WASHINGTON, D.C., January 25, 2023 – Today the Senate Judiciary Committee held its first judicial nominations hearing of the new Congress featuring five nominees to the federal district courts. With Democrats having gained a seat in the Senate, the next two years are a pivotal opportunity to fill the 100+ vacancies that remain on our federal courts.
This year’s expected confirmations will build on the incredible momentum of the previous two years, in which President Biden nominated 148 future judges, 97 who were confirmed by the end of 2022. Stats about these judicial nominees are detailed in Alliance for Justice’s 2022 End-of-Year Report. AFJ looks forward to the Committee confirming the remaining nominees and those yet to come.
One of the standout nominees at Wednesday’s hearing was Orelia Merchant, nominated to the U.S. District Court for the Eastern District of New York. Currently serving as Chief Deputy Attorney General for State Counsel in the New York State Attorney General’s Office, Merchant brings experience in a wide range of legal areas, including environmental justice enforcement actions, employment discrimination, medical malpractice, and white collar crime.
Another standout nominee was Judge Charnelle Bjelkengren, nominated to the U.S. District Court for the Eastern District of Washington. She brings nearly a decade of a judicial experience. In 2013, she became an administrative law judge for the Washington State Office of Administrative Hearings since 2013, and then in 2019 she was appointed to the Spokane County Superior Court, making her the first Black woman judge in Eastern Washington. If confirmed, Judge Bjelkengren would be the first woman of color to serve on the United States District Court for the Eastern District of Washington as well as the first Black woman to serve on a federal district court in the state of Washington.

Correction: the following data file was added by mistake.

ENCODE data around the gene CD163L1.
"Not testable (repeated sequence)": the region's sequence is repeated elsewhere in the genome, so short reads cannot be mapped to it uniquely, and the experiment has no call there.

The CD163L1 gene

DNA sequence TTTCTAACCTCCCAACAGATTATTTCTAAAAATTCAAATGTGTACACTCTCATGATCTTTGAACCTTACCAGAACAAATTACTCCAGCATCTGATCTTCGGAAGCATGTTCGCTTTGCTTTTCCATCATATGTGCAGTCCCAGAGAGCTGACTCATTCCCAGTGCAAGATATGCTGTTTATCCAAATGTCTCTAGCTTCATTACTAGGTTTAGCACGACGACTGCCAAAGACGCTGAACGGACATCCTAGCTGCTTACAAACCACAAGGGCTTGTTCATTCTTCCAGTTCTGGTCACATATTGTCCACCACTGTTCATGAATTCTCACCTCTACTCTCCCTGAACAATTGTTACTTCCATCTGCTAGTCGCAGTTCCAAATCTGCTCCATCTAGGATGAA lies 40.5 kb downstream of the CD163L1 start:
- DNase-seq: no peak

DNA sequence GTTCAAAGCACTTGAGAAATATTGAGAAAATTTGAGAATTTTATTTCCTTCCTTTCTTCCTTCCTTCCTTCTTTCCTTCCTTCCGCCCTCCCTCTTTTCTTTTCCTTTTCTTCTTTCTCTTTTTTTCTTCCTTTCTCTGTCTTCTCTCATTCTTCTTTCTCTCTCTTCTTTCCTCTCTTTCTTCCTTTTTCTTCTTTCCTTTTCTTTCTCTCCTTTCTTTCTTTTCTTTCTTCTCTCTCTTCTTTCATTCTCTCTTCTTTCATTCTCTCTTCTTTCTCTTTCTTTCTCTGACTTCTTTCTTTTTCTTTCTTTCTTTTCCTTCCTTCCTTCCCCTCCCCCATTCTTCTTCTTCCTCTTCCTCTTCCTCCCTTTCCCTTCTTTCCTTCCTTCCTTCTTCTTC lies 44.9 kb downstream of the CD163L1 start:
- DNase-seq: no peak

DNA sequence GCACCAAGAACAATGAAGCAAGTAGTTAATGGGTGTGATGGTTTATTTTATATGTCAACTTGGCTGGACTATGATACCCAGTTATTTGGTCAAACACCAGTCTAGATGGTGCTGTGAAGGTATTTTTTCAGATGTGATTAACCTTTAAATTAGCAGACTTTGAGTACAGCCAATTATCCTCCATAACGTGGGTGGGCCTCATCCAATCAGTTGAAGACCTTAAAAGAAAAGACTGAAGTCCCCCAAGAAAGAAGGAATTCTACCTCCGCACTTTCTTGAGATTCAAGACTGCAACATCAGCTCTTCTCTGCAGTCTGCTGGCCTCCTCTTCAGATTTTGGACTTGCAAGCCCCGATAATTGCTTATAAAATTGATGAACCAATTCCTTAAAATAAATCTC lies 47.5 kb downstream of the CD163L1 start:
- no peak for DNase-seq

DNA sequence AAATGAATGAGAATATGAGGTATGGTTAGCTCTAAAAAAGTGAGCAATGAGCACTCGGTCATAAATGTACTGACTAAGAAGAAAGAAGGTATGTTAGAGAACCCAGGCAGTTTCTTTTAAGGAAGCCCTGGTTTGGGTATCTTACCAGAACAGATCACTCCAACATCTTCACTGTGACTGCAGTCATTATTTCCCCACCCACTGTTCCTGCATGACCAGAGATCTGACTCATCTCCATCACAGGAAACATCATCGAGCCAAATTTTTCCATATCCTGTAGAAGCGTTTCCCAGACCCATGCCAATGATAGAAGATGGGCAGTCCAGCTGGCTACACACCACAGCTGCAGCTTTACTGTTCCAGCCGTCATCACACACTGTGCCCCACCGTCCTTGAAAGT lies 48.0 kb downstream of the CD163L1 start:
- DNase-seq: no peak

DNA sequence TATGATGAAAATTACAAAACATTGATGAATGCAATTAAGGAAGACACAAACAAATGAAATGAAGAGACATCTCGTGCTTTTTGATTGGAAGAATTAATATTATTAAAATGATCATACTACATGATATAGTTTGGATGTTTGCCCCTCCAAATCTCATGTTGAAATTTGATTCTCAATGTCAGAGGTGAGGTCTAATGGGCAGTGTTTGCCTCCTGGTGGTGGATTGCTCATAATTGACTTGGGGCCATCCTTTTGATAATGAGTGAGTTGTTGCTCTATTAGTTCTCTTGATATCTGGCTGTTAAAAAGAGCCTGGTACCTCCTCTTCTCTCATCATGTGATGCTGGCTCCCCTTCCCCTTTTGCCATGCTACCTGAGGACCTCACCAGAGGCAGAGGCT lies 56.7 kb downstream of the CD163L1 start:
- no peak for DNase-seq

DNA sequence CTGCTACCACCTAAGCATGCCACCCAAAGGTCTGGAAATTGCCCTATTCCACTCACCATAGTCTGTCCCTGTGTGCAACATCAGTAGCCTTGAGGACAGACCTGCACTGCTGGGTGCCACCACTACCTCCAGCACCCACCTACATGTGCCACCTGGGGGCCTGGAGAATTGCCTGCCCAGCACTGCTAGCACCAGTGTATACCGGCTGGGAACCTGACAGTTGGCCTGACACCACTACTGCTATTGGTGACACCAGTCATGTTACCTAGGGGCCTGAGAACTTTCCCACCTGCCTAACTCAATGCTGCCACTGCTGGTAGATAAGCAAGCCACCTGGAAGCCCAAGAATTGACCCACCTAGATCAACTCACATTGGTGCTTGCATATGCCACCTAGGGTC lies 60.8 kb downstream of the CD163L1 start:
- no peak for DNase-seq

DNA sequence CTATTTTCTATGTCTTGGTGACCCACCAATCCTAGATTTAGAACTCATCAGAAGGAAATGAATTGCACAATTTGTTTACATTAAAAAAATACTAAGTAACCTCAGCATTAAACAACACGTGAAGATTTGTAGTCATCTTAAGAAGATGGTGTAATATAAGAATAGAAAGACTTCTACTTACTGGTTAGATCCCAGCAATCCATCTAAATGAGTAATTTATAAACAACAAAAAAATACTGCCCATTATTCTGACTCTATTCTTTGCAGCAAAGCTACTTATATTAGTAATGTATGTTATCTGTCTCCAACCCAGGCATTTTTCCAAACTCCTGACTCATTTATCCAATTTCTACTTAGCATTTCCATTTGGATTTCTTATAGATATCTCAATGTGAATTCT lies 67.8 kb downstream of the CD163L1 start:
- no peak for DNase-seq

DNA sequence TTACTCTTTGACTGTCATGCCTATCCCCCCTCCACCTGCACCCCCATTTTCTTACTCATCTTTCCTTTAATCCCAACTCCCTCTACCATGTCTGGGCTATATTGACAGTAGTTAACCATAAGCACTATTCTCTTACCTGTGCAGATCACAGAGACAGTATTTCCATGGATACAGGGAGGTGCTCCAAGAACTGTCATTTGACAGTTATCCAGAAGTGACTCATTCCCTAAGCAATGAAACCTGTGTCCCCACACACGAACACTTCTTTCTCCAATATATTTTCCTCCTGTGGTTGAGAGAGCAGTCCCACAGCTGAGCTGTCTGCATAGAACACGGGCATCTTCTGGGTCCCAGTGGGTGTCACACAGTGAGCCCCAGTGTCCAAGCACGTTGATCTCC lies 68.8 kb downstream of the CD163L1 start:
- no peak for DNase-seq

Alliance for Justice President Rakim H.D. Brooks issued the following statement:
“It’s exciting to see the Senate Judiciary Committee resume its judicial nominations work knowing what must be accomplished over the next two years. Under Chair Durbin’s leadership, the Committee has already made incredible progress in restoring integrity to our federal courts. They are to be congratulated and we hope to see more of the same. Now is not the time to compromise on the quality of judicial nominees to appease intransigent Republican senators. The federal bench is still desperately understaffed and in desperate need of professional and demographic diversity — judges whose experience demonstrates their clear commitment to equal justice under the law and the rights of all people. We look forward to the committee fulfilling its commitment to undoing the damage conservative extremists are doing to our courts. They have just two years.”